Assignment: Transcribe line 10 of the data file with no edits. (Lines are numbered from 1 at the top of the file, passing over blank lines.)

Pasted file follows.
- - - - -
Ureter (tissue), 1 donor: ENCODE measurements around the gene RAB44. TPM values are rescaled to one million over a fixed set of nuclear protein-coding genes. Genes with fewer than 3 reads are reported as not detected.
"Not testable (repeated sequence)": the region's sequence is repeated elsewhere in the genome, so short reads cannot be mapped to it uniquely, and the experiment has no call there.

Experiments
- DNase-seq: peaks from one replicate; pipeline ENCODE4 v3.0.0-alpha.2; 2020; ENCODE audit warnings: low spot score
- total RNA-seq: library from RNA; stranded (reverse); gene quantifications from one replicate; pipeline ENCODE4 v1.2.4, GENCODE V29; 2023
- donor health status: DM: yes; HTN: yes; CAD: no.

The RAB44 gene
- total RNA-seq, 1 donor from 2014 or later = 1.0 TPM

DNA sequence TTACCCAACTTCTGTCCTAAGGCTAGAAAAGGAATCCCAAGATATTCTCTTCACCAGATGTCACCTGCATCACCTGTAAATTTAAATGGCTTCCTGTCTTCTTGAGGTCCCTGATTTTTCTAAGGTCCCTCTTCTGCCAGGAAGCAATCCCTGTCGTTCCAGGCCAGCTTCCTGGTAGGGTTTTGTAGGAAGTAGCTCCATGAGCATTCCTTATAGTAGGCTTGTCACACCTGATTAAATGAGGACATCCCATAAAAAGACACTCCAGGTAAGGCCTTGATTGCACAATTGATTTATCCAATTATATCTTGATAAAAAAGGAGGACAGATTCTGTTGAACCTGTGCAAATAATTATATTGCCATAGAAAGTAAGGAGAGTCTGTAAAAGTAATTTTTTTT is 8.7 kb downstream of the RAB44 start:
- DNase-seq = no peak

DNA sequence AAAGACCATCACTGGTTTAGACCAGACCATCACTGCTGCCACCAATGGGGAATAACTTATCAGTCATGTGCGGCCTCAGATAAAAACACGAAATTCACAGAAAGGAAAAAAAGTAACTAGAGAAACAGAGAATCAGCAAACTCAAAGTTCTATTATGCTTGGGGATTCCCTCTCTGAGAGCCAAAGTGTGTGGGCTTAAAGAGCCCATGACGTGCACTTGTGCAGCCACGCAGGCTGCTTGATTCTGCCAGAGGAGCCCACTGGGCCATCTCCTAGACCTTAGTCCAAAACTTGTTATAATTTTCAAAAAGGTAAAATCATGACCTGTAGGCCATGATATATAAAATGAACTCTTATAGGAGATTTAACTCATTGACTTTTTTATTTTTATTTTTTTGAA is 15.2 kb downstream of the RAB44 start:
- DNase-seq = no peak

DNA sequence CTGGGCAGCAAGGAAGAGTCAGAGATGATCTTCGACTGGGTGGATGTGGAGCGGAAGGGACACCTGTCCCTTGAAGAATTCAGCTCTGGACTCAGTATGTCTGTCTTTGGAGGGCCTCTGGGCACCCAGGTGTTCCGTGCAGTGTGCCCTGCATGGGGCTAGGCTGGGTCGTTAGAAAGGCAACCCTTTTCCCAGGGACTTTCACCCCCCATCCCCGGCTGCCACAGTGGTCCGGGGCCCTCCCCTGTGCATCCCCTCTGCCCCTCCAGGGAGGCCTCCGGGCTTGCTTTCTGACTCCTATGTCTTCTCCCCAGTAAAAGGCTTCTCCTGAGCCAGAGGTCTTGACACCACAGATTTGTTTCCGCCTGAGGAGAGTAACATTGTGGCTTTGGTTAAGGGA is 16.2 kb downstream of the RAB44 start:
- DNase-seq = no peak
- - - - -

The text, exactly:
- DNase-seq = no peak